A new Catholic archbishop for Philly; Episcopal bishops divided in New York

Two things:

1. Should the Yankees play the Phillies in the World Series this fall — a possibility, at this point — we could see a high-stakes bet between two of the highest-profile and fastest-talking Catholic churchmen in the country.

New York pizza or a Philly Cheesesteak?

That’s because squaring off with Archbishop Dolan would be Archbishop Charles Chaput, who is leaving Denver to lead the deeply troubled Archdiocese of Philadelphia.

Chaput is a provocative and straight-talking bishop who promotes orthodox Catholicism — as he would put it — without compromise. Like Dolan, he’s a guy who says what he believes and isn’t afraid to use the media to get the word out. In fact, Chaput is one of the few bishop who regularly returns reporters’ calls.

He’ll get some calls in Philly, where a second Grand Jury report this  year blasted the archdiocese’s handling of sex abuse. In March, Cardinal Justin Rigali suspended 21 priests who had previously survived allegations of abuse.

Chaput tells the Catholic News Agency: “The Church in Philadelphia is at an important point in her life. It’s not a time to be embarrassed about what we believe. In fact, it becomes even more crucial to preach the Gospel – both within the Church and outside the Church.”

Chaput is well known for demanding fidelity of Catholics, including Catholic politicians. He says: “If we don’t live as faithful Catholics, we betray the Gospel. We forfeit the opportunity God gives us to make a significant difference for the evangelization of culture.”

If there is a Fall Classic bet between Dolan and Chaput, you know Dolan will be seriously craving that cheesesteak. I’m not sure how much Chaput likes to eat.

2. On a COMPLETELY unrelated note…

The NYTimes writes today about the Episcopal bishops overseeing the six dioceses of New York state being split over how to deal with the coming of civil gay marriage.

The Episcopal Church has long been quite gay-friendly, particularly in New York. But the national church has not staked a clear position on gay marriage, giving local bishops a lot of local leeway. But when comes to the Big M, New York’s bishops don’t see eye-to-eye.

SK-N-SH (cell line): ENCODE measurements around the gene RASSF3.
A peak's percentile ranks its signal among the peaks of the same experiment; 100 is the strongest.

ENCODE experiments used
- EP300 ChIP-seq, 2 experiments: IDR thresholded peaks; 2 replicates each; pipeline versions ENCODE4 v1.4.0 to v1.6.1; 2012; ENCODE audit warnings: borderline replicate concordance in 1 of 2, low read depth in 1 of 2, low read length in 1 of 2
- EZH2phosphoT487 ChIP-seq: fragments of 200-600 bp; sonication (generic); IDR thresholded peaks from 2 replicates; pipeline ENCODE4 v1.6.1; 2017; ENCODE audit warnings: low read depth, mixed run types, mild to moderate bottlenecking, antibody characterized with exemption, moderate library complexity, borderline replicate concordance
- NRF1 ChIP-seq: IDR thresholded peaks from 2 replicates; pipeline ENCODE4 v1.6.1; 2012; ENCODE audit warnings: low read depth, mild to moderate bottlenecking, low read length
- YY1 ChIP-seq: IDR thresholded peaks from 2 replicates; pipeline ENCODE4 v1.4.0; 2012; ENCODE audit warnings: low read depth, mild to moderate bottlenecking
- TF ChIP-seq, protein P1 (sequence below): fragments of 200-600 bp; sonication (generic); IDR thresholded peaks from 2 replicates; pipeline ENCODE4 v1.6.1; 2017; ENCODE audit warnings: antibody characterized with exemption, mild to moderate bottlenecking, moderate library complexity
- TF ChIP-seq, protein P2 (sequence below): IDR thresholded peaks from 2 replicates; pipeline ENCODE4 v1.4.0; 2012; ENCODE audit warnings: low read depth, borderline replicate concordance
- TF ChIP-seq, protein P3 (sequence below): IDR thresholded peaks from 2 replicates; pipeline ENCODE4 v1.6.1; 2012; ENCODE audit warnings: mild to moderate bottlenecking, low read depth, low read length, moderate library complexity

As the Times’ Shaila Dewan writes: “In the state, with six Episcopal dioceses, the bishops are split: two have given the green light for priests to officiate at same-sex marriages, one has said absolutely not, two are undecided and one has staked out a middle ground, allowing priests to bless, but not officiate at, weddings of gay men and lesbians.”

Here in the Diocese of New York, Bishop Mark Sisk has been a vocal advocate of gay acceptance within the church. He also supported the legalization of civil gay marriage.

But he’s not ready to see his diocese conduct same-sex marriages until church law says it’s okay. “The church is still in the process of creating liturgies for these rites and incorporating them into church law,” he said.

Sisk told the Times that churches could host civil marriages led by secular officials — with an Episcopal priest offering a blessing.

Now that is a serious search for middle ground.

Gary Stern

Gary Stern covered education in the Lower Hudson Valley for several years during the early 1990s. Now's he back on the beat. He believes that schools are one of the main reasons that people live around here and that educational issues -- from curriculum to financing -- are among the most challenging things that journalists can write about. He continues to be amazed by the complexity of educational jargon. Gary got his B.A. at SUNY Buffalo and his M.A. from the University of Missouri Journalism School (where his master's thesis was about the best ways to cover education). He lives in White Plains with his wife and two sons, who attend public schools.